Hi Sebastian,

Great, thanks!

The docstring doesn’t make it very clear that using the default
’n_values=‘auto’ infers the number of different values column-wise; maybe I
could do a quick PR to update it?  Or, maybe I could make your example into
a, well, example for the documentation online?

Alternatively, if you think this case is too off-usage for OneHotEncoder,
maybe doing nothing is the best course?

Thanks,

-- 
Lee Zamparo

On September 19, 2016 at 6:08:15 PM, Sebastian Raschka (se.rasc...@gmail.com)
wrote:

Hi, Lee,

maybe set `n_value=4`, this seems to do the job. I think the problem you
encountered is due to the fact that the one-hot encoder infers the number
of values for each feature (column) from the dataset. In your case, each
column had only 1 unique feature in your example

> array([[0, 1, 2, 3],
> [0, 1, 2, 3],
> [0, 1, 2, 3]])

If you had an array like

> array([[0],
> [1],
> [2],
> [3]])

it should work though. Alternatively, set n_values to 4:


> >>> from sklearn.preprocessing import OneHotEncoder
> >>> import numpy as np
>
> >>> enc = OneHotEncoder(n_values=4)
> >>> X = np.array([[0, 1, 2, 3]])
> >>> enc.fit_transform(X).toarray()


array([[ 1., 0., 0., 0., 0., 1., 0., 0., 0., 0., 1., 0., 0.,
0., 0., 1.]])

and

> X2 = np.array([[0, 1, 2, 3],
> [0, 1, 2, 3],
> [0, 1, 2, 3]])
>
> enc.transform(X2).toarray()



array([[ 1., 0., 0., 0., 0., 1., 0., 0., 0., 0., 1., 0., 0.,
0., 0., 1.],
[ 1., 0., 0., 0., 0., 1., 0., 0., 0., 0., 1., 0., 0.,
0., 0., 1.],
[ 1., 0., 0., 0., 0., 1., 0., 0., 0., 0., 1., 0., 0.,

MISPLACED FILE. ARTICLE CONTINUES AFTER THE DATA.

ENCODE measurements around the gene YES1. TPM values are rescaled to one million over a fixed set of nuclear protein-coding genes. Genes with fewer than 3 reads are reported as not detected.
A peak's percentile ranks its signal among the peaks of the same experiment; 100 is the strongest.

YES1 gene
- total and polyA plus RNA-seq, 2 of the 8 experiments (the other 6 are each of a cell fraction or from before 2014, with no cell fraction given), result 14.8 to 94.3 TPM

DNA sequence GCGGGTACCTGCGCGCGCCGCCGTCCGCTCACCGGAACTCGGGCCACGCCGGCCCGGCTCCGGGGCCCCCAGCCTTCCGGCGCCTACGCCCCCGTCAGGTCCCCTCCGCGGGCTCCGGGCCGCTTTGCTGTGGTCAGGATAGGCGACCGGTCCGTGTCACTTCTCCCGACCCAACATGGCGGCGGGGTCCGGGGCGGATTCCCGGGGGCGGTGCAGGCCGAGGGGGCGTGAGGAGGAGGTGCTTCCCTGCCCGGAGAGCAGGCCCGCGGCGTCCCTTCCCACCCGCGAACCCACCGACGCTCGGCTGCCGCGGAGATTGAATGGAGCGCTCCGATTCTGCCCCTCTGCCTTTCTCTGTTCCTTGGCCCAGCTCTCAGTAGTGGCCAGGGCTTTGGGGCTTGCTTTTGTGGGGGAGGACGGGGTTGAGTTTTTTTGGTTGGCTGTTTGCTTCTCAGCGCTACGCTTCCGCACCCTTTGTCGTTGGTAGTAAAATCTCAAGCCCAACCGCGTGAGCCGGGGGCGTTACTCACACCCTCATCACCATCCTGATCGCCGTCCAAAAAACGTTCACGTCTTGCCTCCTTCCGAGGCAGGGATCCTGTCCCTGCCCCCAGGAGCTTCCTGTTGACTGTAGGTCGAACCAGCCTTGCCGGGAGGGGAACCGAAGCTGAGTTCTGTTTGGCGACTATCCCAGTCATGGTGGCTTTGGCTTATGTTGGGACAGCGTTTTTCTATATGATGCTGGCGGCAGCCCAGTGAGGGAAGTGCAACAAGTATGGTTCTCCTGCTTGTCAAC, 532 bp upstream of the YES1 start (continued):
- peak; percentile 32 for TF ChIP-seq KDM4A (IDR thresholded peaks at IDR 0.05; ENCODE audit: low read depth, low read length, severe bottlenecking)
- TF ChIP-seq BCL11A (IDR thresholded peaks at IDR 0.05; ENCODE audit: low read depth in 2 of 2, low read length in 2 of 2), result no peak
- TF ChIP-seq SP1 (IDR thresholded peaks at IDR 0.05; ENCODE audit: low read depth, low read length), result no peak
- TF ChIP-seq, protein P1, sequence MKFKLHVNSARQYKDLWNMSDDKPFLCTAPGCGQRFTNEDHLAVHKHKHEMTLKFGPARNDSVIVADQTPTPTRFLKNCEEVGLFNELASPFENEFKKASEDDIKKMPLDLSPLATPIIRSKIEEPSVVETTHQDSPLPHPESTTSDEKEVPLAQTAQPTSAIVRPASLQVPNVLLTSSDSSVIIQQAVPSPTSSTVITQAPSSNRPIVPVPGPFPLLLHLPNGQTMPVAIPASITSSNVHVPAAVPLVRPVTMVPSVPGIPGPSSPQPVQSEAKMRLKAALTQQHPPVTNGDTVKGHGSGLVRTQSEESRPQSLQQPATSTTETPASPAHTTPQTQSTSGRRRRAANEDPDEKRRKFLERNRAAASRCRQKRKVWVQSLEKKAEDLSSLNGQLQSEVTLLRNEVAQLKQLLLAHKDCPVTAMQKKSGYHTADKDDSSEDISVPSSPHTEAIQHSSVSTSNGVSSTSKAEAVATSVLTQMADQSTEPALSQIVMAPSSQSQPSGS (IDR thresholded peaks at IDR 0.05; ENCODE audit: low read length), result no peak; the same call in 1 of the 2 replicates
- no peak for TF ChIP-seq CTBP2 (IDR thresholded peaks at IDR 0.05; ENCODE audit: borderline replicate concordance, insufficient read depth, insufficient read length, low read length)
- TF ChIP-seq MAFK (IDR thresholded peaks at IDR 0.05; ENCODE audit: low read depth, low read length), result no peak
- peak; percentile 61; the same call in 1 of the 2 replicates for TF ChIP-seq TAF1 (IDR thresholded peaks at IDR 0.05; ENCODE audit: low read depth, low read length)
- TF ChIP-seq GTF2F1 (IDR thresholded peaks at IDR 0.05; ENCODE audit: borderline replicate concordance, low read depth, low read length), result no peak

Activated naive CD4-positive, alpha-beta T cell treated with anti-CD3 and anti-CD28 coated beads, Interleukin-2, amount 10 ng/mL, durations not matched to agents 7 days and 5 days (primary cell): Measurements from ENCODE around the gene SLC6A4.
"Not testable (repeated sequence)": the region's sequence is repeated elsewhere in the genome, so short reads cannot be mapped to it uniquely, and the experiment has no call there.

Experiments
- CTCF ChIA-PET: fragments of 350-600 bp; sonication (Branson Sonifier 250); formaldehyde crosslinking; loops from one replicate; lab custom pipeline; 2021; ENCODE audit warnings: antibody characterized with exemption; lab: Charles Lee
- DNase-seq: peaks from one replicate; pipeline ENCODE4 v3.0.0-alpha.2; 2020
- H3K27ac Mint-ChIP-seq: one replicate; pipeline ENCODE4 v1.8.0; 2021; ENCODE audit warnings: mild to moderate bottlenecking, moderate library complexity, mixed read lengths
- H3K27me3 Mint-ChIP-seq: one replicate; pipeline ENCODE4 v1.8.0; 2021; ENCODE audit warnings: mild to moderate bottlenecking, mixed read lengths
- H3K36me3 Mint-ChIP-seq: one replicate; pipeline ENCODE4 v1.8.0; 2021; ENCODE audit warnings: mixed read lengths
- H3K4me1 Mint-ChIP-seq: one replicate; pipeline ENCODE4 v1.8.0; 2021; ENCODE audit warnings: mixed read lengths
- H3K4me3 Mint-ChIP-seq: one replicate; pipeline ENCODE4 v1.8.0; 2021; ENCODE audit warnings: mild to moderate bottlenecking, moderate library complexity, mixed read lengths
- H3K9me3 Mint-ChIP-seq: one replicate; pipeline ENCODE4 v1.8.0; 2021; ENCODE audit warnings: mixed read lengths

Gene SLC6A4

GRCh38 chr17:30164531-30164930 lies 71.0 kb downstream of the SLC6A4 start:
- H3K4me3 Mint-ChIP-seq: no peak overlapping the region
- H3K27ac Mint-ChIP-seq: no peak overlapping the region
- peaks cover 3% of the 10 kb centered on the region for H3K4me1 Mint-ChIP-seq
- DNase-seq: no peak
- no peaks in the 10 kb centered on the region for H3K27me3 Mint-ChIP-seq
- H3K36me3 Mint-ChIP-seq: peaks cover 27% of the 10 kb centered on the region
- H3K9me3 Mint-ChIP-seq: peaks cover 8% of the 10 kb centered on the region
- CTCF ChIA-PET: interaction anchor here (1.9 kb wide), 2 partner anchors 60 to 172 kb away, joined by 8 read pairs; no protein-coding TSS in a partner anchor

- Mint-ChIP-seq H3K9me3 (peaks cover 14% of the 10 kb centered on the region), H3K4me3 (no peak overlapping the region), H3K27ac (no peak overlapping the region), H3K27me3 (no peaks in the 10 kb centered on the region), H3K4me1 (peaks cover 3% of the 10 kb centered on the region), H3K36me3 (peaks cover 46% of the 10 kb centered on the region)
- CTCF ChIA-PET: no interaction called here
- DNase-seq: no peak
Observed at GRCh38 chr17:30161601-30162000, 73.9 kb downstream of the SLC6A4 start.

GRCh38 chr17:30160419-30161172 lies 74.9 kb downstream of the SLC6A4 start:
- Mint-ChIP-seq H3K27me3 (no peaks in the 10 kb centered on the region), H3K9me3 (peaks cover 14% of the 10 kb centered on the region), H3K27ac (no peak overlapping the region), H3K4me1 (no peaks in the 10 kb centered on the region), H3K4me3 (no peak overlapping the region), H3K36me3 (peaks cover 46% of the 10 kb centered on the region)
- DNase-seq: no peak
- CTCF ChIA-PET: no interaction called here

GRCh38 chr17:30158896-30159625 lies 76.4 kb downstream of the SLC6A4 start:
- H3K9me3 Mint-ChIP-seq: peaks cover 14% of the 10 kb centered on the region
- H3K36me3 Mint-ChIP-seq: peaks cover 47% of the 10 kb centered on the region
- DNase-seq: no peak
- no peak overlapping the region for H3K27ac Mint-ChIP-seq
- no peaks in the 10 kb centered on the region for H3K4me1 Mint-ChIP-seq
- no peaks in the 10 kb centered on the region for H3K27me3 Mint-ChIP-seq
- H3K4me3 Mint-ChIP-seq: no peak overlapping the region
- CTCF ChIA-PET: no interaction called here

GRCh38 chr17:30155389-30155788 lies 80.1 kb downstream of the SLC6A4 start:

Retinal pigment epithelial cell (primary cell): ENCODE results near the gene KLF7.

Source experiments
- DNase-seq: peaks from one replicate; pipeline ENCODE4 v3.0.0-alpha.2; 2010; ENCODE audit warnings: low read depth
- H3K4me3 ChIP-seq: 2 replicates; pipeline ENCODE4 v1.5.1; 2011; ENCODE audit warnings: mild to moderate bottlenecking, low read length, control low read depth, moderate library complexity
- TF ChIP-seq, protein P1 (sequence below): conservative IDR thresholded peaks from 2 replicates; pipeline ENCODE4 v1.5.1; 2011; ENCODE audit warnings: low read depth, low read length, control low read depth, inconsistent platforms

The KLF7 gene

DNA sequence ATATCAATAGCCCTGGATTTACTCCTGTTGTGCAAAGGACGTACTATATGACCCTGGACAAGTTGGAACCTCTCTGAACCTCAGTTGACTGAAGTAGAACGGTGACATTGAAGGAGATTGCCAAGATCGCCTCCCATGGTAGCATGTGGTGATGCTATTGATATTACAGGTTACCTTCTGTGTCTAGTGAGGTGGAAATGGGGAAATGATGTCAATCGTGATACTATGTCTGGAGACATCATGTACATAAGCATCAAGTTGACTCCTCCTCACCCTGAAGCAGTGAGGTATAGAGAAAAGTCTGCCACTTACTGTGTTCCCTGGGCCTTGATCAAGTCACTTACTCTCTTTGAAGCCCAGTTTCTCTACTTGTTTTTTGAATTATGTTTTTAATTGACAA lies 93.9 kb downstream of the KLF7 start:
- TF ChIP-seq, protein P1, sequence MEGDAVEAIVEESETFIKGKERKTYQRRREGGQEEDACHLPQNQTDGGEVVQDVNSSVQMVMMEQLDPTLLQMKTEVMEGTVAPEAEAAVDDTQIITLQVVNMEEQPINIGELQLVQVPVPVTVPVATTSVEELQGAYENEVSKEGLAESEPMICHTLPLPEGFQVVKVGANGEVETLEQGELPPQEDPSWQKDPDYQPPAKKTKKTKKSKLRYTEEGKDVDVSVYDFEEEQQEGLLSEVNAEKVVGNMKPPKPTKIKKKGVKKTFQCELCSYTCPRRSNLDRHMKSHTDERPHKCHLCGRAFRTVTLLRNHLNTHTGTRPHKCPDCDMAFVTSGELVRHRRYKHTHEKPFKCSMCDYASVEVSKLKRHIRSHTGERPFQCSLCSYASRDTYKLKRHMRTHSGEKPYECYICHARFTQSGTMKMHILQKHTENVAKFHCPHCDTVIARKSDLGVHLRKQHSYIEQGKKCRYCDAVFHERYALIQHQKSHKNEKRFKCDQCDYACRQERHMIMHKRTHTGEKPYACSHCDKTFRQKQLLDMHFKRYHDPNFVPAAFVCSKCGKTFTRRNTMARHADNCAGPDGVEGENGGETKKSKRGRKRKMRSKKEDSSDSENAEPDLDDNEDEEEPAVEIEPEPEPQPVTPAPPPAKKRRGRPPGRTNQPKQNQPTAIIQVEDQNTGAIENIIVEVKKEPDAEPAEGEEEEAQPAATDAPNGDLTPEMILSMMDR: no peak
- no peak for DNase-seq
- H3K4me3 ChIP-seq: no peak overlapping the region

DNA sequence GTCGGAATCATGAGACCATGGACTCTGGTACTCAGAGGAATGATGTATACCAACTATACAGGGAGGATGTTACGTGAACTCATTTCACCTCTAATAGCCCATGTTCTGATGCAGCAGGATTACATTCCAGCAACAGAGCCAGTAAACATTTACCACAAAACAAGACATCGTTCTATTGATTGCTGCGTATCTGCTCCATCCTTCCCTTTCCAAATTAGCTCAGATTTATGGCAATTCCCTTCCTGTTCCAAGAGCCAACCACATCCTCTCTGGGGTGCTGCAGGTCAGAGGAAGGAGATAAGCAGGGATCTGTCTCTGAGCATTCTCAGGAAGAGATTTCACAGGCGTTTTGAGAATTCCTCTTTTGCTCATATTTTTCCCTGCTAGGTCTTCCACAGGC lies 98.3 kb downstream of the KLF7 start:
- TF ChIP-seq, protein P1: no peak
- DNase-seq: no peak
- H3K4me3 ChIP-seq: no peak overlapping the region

0., 0., 1.]])


Best,
Sebastian


> On Sep 19, 2016, at 5:45 PM, Lee Zamparo <zamp...@gmail.com> wrote:
>
> Hi sklearners,
>
> A lab-mate came to me with a problem about encoding DNA sequences using
preprocessing.OneHotEncoder, and I find it to produce confusing results.
>
> Suppose I have a DNA string: myguide = ‘ACGT’
>
> He’d like use OneHotEncoder to transform DNA strings, character by
character, into a one hot encoded representation like this: [[1,0,0,0],
[0,1,0,0], [0,0,1,0], [0,0,0,1]]. The use-case seems to be solved in pandas
using the dubiously named get_dummies method (
http://pandas.pydata.org/pandas-docs/version/0.13.1/generated/pandas.get_dummies.html).
I thought that it would be trivial to do with OneHotEncoder, but it seems
strangely difficult:
>
> In [23]: myarray = le.fit_transform([c for c in myguide])
>
> In [24]: myarray
> Out[24]: array([0, 1, 2, 3])
>
> In [27]: myarray = le.transform([[c for c in myguide],[c for c in
myguide],[c for c in myguide]])
>
> In [28]: myarray
> Out[28]:
> array([[0, 1, 2, 3],
> [0, 1, 2, 3],
> [0, 1, 2, 3]])
>
> In [29]: ohe.fit_transform(myarray)
> Out[29]:
> array([[ 1., 1., 1., 1.],
> [ 1., 1., 1., 1.],
> [ 1., 1., 1., 1.]]) <— ????
>
> So this is not at all what I expected. I read the documentation for
OneHotEncoder (
http://scikit-learn.org/stable/modules/generated/sklearn.preprocessing.OneHotEncoder.html#sklearn.preprocessing.OneHotEncoder),
but did not find if clear how it worked (also I found the example using
integers confusing). Neither FeatureHasher nor DictVectorizer seem to be
more appropriate for transforming strings into positional OneHot encoded
arrays. Am I missing something, or is this operation not supported in
sklearn?
>
> Thanks,
>
> --
> Lee Zamparo
> _______________________________________________
> scikit-learn mailing list
> scikit-learn@python.org
> https://mail.python.org/mailman/listinfo/scikit-learn

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